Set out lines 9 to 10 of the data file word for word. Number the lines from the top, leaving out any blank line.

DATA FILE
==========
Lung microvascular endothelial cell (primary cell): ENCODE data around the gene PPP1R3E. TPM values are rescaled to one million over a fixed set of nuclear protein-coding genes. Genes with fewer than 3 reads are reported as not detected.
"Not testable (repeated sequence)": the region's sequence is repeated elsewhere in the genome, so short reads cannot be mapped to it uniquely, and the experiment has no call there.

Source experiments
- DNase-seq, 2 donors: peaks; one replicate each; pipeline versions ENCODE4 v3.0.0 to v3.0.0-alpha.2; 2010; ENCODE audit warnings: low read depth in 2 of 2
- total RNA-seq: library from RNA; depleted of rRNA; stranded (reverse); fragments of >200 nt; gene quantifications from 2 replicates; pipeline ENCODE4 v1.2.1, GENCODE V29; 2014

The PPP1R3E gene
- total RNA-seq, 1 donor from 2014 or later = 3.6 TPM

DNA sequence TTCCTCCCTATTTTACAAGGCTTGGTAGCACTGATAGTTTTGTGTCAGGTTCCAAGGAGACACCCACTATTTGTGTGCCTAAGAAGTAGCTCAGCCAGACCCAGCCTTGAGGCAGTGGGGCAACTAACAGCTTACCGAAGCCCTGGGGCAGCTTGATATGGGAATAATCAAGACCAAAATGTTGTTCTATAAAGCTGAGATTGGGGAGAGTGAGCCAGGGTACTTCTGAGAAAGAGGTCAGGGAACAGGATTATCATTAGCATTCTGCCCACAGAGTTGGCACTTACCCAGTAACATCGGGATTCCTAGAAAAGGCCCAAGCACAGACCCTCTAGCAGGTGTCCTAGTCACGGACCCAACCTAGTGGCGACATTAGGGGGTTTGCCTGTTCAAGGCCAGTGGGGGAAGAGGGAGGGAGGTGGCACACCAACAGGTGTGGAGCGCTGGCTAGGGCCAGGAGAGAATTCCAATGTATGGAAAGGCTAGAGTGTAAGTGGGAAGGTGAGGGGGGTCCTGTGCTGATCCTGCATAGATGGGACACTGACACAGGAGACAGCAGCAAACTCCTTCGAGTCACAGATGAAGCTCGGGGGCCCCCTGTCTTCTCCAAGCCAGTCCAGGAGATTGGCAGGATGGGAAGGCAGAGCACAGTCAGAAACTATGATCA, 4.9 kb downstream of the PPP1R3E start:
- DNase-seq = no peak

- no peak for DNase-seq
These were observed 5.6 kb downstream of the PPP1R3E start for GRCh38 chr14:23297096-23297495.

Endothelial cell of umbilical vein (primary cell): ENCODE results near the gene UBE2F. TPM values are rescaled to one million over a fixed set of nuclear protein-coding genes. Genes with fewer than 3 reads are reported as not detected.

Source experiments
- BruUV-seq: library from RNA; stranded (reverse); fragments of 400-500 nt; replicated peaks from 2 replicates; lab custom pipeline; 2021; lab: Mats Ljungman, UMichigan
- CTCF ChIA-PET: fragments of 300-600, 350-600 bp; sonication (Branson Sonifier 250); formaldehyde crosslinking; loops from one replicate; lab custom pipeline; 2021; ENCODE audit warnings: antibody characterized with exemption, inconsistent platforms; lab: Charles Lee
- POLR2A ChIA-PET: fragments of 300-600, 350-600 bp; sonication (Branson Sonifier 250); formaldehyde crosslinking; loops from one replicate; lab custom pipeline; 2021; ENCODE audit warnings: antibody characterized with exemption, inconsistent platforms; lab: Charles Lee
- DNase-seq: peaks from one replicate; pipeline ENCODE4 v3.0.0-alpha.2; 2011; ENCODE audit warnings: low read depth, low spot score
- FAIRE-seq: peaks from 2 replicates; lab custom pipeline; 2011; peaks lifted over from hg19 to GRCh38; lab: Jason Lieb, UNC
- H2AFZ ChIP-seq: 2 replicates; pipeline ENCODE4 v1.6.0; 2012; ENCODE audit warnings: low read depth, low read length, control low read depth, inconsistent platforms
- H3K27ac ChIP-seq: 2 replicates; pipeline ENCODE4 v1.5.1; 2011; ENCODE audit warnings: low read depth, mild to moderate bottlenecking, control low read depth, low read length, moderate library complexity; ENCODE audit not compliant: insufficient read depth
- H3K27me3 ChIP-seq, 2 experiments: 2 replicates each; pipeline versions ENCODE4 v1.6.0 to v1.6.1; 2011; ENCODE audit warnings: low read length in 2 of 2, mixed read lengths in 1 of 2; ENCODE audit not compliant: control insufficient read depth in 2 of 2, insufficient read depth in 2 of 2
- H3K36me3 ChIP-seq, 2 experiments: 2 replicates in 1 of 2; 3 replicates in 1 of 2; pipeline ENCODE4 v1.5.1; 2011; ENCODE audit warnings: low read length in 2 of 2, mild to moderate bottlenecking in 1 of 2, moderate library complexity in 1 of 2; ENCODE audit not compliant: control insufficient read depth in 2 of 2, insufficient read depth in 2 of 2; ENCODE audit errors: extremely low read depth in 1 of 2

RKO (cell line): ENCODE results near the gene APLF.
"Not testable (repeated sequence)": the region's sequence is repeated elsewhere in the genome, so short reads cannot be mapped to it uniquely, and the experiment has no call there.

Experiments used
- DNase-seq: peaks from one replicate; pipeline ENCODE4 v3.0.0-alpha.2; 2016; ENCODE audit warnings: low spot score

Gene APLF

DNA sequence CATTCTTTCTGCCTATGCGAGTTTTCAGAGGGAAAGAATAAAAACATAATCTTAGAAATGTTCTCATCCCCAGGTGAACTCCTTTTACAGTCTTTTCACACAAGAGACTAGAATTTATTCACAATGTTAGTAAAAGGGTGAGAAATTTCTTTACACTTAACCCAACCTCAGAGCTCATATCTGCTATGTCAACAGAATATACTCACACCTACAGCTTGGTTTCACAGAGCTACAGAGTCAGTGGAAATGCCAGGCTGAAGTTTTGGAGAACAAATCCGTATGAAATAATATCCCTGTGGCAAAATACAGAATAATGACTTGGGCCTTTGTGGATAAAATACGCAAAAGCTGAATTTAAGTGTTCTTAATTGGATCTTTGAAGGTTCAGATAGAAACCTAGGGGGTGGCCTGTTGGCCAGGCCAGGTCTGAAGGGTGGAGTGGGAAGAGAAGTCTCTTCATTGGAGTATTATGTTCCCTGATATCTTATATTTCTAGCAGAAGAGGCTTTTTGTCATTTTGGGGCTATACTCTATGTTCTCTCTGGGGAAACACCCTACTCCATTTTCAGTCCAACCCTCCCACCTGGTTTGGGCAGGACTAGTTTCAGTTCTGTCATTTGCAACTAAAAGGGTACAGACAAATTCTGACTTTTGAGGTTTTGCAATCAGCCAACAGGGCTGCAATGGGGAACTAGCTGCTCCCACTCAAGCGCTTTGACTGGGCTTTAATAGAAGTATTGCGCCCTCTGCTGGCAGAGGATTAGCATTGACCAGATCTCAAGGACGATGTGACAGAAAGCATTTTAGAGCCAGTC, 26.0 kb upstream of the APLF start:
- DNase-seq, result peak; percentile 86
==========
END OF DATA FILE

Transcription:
- DNase-seq = no peak

- no peak for DNase-seq